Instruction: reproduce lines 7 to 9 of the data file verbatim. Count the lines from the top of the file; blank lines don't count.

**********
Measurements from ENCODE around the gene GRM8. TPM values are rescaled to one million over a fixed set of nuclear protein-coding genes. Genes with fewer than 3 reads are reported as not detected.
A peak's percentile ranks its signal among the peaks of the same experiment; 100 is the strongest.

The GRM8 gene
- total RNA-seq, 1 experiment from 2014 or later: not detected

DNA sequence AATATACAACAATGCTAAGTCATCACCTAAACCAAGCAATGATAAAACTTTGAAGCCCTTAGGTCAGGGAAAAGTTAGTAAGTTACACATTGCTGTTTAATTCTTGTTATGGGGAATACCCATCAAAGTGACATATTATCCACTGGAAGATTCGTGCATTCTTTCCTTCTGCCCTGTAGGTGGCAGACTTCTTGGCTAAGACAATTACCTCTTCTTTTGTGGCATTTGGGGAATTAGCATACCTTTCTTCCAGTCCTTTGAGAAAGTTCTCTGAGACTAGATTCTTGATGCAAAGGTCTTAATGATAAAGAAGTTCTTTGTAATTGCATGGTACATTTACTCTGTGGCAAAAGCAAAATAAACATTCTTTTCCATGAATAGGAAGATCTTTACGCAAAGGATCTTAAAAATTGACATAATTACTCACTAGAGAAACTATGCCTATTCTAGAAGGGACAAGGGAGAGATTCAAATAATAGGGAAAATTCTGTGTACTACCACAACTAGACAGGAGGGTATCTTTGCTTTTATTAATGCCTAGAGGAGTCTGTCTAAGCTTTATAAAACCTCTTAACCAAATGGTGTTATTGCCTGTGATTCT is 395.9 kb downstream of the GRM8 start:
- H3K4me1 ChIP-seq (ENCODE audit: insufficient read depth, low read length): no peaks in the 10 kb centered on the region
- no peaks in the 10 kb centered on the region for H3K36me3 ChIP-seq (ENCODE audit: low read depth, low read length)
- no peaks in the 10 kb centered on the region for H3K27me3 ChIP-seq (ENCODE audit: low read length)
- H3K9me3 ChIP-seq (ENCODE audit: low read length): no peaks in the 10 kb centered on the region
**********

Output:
- no peaks in the 10 kb centered on the region for H3K36me3 ChIP-seq (ENCODE audit: low read depth, low read length)
- no peaks in the 10 kb centered on the region for H3K27me3 ChIP-seq (ENCODE audit: low read length)
- H3K9me3 ChIP-seq (ENCODE audit: low read length): no peaks in the 10 kb centered on the region